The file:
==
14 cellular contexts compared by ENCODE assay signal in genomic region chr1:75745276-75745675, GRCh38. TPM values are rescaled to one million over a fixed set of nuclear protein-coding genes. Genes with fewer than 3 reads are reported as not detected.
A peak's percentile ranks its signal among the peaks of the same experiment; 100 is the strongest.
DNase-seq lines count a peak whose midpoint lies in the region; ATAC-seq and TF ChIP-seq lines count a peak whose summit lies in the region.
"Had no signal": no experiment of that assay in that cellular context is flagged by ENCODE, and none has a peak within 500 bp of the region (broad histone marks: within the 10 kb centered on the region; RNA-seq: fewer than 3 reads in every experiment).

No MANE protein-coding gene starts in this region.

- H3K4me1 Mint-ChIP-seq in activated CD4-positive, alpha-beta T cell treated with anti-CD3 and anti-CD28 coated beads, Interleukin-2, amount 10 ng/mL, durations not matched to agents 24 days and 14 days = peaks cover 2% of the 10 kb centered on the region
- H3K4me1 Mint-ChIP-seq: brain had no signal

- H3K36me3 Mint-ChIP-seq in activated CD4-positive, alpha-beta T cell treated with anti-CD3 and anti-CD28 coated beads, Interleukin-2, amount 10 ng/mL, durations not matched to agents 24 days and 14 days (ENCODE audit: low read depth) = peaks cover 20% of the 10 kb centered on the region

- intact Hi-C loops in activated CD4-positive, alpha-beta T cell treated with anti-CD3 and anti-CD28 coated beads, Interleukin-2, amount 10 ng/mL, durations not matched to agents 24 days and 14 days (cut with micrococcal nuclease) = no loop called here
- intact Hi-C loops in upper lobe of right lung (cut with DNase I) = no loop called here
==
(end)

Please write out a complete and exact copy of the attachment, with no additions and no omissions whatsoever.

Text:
14 cellular contexts compared by ENCODE assay signal in genomic region chr1:75745276-75745675, GRCh38. TPM values are rescaled to one million over a fixed set of nuclear protein-coding genes. Genes with fewer than 3 reads are reported as not detected.
A peak's percentile ranks its signal among the peaks of the same experiment; 100 is the strongest.
DNase-seq lines count a peak whose midpoint lies in the region; ATAC-seq and TF ChIP-seq lines count a peak whose summit lies in the region.
"Had no signal": no experiment of that assay in that cellular context is flagged by ENCODE, and none has a peak within 500 bp of the region (broad histone marks: within the 10 kb centered on the region; RNA-seq: fewer than 3 reads in every experiment).

No MANE protein-coding gene starts in this region.

- H3K4me1 Mint-ChIP-seq in activated CD4-positive, alpha-beta T cell treated with anti-CD3 and anti-CD28 coated beads, Interleukin-2, amount 10 ng/mL, durations not matched to agents 24 days and 14 days = peaks cover 2% of the 10 kb centered on the region
- H3K4me1 Mint-ChIP-seq: brain had no signal

- H3K36me3 Mint-ChIP-seq in activated CD4-positive, alpha-beta T cell treated with anti-CD3 and anti-CD28 coated beads, Interleukin-2, amount 10 ng/mL, durations not matched to agents 24 days and 14 days (ENCODE audit: low read depth) = peaks cover 20% of the 10 kb centered on the region

- intact Hi-C loops in activated CD4-positive, alpha-beta T cell treated with anti-CD3 and anti-CD28 coated beads, Interleukin-2, amount 10 ng/mL, durations not matched to agents 24 days and 14 days (cut with micrococcal nuclease) = no loop called here
- intact Hi-C loops in upper lobe of right lung (cut with DNase I) = no loop called here